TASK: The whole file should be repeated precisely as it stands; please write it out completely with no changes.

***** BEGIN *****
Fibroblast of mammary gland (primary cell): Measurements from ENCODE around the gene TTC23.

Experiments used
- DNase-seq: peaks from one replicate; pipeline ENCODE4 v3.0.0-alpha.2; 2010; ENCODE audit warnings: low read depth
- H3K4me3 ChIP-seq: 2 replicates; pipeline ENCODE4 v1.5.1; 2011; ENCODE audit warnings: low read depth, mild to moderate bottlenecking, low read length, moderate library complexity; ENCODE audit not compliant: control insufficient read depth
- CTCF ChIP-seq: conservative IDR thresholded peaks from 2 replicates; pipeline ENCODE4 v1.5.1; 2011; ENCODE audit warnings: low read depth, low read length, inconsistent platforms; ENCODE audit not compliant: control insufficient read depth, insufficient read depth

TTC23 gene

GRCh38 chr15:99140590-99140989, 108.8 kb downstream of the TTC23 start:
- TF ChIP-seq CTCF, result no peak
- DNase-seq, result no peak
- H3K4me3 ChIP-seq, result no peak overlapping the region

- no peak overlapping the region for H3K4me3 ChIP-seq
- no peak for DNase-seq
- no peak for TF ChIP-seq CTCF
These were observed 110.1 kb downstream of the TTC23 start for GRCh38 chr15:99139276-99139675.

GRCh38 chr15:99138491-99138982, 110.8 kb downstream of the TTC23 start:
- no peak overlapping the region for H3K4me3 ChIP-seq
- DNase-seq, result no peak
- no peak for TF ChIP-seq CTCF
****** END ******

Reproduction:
Fibroblast of mammary gland (primary cell): Measurements from ENCODE around the gene TTC23.

Experiments used
- DNase-seq: peaks from one replicate; pipeline ENCODE4 v3.0.0-alpha.2; 2010; ENCODE audit warnings: low read depth
- H3K4me3 ChIP-seq: 2 replicates; pipeline ENCODE4 v1.5.1; 2011; ENCODE audit warnings: low read depth, mild to moderate bottlenecking, low read length, moderate library complexity; ENCODE audit not compliant: control insufficient read depth
- CTCF ChIP-seq: conservative IDR thresholded peaks from 2 replicates; pipeline ENCODE4 v1.5.1; 2011; ENCODE audit warnings: low read depth, low read length, inconsistent platforms; ENCODE audit not compliant: control insufficient read depth, insufficient read depth

TTC23 gene

GRCh38 chr15:99140590-99140989, 108.8 kb downstream of the TTC23 start:
- TF ChIP-seq CTCF, result no peak
- DNase-seq, result no peak
- H3K4me3 ChIP-seq, result no peak overlapping the region

- no peak overlapping the region for H3K4me3 ChIP-seq
- no peak for DNase-seq
- no peak for TF ChIP-seq CTCF
These were observed 110.1 kb downstream of the TTC23 start for GRCh38 chr15:99139276-99139675.

GRCh38 chr15:99138491-99138982, 110.8 kb downstream of the TTC23 start:
- no peak overlapping the region for H3K4me3 ChIP-seq
- DNase-seq, result no peak
- no peak for TF ChIP-seq CTCF